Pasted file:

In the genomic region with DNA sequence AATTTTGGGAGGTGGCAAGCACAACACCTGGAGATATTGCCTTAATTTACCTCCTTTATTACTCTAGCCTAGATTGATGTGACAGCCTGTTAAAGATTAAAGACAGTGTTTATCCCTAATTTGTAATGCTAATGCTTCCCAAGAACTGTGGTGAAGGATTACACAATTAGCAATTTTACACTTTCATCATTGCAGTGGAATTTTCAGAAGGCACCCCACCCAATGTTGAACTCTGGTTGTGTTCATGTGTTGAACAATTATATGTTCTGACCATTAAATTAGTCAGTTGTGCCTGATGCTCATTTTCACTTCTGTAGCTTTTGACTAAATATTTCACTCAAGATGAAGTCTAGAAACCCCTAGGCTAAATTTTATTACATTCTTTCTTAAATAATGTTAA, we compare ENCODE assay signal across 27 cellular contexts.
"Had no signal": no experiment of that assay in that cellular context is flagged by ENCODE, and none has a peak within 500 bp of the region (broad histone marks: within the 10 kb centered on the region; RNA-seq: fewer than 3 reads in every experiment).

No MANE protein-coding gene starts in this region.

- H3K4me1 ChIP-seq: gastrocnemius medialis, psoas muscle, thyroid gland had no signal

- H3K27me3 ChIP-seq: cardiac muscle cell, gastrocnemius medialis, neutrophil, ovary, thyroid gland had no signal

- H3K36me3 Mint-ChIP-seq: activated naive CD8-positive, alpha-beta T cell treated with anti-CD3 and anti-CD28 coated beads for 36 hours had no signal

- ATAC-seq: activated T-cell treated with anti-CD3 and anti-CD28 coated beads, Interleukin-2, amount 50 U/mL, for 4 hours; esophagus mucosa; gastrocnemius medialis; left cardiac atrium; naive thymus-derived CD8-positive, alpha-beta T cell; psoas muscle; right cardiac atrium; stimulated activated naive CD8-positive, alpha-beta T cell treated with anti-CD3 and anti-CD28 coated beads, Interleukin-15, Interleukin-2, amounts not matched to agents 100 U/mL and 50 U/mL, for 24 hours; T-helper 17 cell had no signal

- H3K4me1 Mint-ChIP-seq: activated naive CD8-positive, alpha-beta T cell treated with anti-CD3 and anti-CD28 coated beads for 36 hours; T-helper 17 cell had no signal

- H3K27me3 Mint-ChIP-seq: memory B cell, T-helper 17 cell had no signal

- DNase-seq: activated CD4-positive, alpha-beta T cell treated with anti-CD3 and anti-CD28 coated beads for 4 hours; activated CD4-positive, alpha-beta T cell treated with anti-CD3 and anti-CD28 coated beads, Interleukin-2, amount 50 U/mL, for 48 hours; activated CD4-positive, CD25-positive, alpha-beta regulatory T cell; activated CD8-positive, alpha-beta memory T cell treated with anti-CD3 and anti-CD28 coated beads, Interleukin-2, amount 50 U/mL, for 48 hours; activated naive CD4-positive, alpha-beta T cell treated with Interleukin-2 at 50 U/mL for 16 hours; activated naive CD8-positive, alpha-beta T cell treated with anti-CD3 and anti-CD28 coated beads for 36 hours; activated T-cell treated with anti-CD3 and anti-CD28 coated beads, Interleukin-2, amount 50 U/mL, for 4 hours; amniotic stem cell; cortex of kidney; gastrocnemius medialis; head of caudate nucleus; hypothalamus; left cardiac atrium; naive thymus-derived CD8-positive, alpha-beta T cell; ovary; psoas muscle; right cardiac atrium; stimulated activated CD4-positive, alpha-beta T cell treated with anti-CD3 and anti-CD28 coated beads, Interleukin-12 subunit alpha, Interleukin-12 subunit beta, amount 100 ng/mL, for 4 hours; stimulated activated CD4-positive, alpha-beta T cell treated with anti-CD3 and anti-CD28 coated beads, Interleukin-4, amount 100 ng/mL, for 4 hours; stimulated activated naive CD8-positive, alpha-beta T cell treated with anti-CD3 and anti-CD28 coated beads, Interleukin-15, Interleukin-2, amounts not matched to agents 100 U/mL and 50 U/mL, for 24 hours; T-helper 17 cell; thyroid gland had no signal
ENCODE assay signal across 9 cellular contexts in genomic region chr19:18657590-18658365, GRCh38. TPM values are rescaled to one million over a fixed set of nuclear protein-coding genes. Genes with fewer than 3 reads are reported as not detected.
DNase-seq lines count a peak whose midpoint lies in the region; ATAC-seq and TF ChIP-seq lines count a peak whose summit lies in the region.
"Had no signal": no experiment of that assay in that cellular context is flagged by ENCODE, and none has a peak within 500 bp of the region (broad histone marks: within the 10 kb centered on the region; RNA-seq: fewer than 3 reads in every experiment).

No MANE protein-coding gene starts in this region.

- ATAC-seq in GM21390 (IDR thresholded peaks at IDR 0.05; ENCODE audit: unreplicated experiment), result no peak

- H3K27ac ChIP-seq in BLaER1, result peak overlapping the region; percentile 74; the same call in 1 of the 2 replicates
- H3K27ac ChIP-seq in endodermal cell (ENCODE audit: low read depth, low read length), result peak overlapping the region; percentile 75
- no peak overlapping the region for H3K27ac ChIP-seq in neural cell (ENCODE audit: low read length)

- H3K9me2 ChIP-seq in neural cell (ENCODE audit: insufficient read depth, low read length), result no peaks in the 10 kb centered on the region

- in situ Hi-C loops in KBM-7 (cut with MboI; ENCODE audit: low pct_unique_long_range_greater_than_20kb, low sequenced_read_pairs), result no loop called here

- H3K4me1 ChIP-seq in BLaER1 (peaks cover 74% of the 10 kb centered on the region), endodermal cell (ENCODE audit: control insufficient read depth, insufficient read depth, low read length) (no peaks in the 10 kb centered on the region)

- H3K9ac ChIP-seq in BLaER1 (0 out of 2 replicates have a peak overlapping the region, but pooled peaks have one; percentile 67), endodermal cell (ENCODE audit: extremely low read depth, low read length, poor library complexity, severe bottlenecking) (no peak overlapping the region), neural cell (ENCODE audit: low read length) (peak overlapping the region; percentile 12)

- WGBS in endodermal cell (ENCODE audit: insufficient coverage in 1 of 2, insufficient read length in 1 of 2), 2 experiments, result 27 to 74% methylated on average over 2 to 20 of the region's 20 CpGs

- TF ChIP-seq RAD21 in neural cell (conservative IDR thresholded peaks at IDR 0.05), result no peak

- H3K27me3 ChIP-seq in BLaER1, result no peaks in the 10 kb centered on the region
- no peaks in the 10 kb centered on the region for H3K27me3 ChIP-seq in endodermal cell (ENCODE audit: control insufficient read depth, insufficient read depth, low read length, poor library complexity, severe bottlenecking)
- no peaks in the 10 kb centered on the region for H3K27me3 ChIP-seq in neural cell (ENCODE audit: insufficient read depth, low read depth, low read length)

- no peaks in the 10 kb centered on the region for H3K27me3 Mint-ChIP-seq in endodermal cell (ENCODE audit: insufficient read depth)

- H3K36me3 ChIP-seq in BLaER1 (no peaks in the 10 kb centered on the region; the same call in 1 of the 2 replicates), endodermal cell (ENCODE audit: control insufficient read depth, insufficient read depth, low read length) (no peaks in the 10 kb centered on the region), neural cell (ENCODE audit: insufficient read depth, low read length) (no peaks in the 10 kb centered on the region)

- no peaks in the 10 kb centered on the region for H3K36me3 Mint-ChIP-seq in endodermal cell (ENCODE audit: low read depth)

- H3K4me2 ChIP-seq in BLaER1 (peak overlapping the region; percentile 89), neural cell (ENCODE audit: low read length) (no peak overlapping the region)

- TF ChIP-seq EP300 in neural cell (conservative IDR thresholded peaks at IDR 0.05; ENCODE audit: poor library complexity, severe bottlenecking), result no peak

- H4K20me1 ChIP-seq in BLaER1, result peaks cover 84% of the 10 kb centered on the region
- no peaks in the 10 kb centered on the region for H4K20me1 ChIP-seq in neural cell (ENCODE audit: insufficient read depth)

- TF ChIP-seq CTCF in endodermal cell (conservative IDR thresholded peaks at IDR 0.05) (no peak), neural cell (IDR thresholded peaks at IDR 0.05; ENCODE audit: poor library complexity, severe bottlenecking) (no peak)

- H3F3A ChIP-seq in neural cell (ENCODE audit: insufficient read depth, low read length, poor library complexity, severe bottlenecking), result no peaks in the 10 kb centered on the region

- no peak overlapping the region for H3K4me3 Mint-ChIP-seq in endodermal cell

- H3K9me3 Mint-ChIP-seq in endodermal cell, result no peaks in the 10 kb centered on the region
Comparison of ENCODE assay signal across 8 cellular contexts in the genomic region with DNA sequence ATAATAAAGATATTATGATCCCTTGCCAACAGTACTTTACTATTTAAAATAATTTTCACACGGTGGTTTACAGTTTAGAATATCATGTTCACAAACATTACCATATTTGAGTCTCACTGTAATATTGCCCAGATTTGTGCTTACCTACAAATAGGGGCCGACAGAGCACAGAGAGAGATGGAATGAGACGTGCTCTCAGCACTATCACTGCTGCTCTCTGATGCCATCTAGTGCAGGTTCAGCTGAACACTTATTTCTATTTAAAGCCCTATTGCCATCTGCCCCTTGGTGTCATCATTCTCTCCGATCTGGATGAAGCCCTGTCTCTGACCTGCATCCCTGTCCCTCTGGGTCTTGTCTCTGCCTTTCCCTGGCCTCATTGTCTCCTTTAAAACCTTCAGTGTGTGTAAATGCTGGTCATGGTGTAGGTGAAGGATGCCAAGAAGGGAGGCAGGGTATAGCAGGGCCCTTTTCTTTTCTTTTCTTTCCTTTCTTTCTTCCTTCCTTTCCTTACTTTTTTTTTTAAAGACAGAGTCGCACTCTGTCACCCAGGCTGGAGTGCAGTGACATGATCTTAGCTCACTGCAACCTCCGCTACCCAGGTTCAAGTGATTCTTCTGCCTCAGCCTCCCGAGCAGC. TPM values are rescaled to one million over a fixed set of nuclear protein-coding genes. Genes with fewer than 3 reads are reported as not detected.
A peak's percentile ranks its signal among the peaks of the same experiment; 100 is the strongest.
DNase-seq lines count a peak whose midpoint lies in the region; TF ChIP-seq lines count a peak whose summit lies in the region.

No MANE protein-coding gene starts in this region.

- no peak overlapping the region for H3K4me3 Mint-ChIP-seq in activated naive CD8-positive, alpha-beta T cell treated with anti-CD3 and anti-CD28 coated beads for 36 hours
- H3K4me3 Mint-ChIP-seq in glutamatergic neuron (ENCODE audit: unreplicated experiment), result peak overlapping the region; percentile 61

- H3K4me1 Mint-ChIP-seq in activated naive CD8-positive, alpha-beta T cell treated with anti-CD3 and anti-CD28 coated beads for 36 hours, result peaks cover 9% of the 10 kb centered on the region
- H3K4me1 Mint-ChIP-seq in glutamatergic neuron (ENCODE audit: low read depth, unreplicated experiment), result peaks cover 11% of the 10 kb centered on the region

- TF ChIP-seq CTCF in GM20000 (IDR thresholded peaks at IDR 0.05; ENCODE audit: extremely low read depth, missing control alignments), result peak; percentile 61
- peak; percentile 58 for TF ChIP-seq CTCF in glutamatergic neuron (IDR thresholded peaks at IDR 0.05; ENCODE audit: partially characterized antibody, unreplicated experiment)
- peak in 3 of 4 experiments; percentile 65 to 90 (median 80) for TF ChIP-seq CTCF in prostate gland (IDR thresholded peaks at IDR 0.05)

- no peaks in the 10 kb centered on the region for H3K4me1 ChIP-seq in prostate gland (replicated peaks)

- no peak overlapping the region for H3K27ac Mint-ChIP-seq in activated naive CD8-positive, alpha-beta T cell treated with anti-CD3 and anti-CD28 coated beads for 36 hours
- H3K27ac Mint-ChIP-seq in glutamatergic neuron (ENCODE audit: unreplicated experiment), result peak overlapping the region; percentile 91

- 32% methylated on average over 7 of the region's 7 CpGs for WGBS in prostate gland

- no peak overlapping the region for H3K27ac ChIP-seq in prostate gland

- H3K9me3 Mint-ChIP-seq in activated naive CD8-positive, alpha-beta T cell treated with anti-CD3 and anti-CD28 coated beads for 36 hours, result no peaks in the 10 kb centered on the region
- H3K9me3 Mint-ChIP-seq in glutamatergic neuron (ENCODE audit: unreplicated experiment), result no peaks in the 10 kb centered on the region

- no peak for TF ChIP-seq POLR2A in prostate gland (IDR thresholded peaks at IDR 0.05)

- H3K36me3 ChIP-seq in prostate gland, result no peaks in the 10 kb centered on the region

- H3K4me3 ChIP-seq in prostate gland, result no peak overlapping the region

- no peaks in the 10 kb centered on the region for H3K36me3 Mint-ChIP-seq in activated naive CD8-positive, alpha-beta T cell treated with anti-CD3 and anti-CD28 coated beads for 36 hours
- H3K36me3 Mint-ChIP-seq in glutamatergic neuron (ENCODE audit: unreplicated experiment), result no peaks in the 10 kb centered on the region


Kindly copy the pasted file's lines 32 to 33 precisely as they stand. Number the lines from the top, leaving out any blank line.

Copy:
- TF ChIP-seq EP300 in neural cell (conservative IDR thresholded peaks at IDR 0.05; ENCODE audit: poor library complexity, severe bottlenecking), result no peak

- H4K20me1 ChIP-seq in BLaER1, result peaks cover 84% of the 10 kb centered on the region